/javascript" src="static/js/analytics.js"> Australians discover new star

June 17, 2002: Australians pioneer teleportation

June 15, 2002: Earth I to Earth II: we can see you

Australian, British and American astronomers have announced the discovery of 15 planets around other stars - including, in a landmark find, a solar system roughly like Earth's.

One of the planets is the smallest discovered outside Earth's solar system, an encouraging sign in the hunt for Earth-like planets. MORE

February 17, 2002. Australian Dish finds star.

AUSTRALIAN astronomers have helped find a unique double-star system in which gravity has transformed one star into a giant red teardrop.

The discovery was made by astronomers in Bologna, Italy, using the combined power of the CSIRO Australia Telescope National Facility at Parkes, New South Wales, and the Hubble Space Telescope.

The star system is a combination of a pulsar -- the remnants of an exploded star -- and a smaller red star at the stage before it shrinks to a white dwarf.

The pulsar is spinning at 274 times a second and dragging the red star around in its orbit, creating a long teardrop.

"We could be seeing the system at a very special phase of its life," said Dr Andrea Possenti, of the Astronomical Observatory, Bologna.

"That is, the pulsar has acquired enough gas from its companion to be spinning at hundreds of times a second, but the companion (red) star has not yet shrunk into a white dwarf."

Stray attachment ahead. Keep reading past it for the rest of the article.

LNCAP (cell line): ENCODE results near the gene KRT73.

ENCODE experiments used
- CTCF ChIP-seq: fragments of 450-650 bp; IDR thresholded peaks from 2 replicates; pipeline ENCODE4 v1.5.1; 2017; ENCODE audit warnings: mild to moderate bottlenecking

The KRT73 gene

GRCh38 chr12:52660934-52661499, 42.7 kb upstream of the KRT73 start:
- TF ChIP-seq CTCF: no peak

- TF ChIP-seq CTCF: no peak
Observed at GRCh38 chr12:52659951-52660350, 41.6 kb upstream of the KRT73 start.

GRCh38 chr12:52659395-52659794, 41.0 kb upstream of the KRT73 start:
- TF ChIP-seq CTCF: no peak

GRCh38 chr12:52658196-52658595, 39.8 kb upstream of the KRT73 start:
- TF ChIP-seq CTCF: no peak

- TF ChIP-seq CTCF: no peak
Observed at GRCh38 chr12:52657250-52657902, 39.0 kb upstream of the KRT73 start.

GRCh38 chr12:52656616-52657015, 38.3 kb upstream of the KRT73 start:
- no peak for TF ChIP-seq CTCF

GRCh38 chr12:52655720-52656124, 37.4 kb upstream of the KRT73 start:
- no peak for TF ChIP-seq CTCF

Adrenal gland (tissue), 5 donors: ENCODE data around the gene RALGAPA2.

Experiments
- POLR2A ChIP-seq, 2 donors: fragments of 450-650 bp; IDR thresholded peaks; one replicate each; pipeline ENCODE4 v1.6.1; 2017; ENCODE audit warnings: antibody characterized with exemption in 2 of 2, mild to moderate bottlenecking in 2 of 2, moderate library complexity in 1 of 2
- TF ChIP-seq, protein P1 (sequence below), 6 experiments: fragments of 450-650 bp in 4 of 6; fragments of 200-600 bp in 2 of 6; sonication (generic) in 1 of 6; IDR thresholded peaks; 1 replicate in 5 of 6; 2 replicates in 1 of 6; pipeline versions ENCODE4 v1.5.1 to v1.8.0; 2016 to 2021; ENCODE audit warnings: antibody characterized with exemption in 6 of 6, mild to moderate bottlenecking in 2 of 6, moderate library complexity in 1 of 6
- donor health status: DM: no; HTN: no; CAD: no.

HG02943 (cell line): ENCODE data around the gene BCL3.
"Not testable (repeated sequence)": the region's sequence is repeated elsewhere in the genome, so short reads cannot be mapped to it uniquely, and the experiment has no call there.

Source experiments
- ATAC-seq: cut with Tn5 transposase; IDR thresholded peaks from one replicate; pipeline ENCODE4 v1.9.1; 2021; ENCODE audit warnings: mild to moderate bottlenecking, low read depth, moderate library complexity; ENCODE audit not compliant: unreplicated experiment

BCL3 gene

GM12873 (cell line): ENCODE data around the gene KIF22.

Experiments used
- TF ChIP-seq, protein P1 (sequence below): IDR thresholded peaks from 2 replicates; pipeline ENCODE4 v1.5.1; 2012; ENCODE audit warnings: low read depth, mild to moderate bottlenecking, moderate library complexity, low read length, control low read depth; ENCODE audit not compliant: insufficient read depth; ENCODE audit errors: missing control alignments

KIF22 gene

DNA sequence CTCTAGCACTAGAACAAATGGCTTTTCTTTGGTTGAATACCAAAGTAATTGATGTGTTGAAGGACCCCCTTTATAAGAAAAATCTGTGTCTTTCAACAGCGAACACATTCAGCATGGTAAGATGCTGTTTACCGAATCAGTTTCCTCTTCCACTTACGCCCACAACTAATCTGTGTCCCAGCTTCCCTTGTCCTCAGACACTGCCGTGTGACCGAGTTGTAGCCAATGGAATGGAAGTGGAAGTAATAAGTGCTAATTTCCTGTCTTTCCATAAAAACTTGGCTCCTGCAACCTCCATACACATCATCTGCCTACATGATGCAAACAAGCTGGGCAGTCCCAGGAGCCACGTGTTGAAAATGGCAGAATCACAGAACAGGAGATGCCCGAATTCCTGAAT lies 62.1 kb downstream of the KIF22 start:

Another theory was that the red star was an interloper that had become attached as the pulsar moved through a cluster of stars.

The searchers examined 96 global clusters, tightly packed balls of stars, on the edge of our Milky Way galaxy.

The pulsar was discovered two years ago by an international team using the Parkes telescope to specifically look for so-called millisecond pulsars.

The Parkes facility was made famous in the Australian film, The Dish, about the installation's role in the first moon landing.

The teardrop star was discovered much later, after observers monitored erratic radio signals from the pulsar.

Dr Possenti said that most pulsar stars of the millisecond type moved through space with tiny white dwarf stars not big enough to eclipse a pulsar's signal for half of its orbit.

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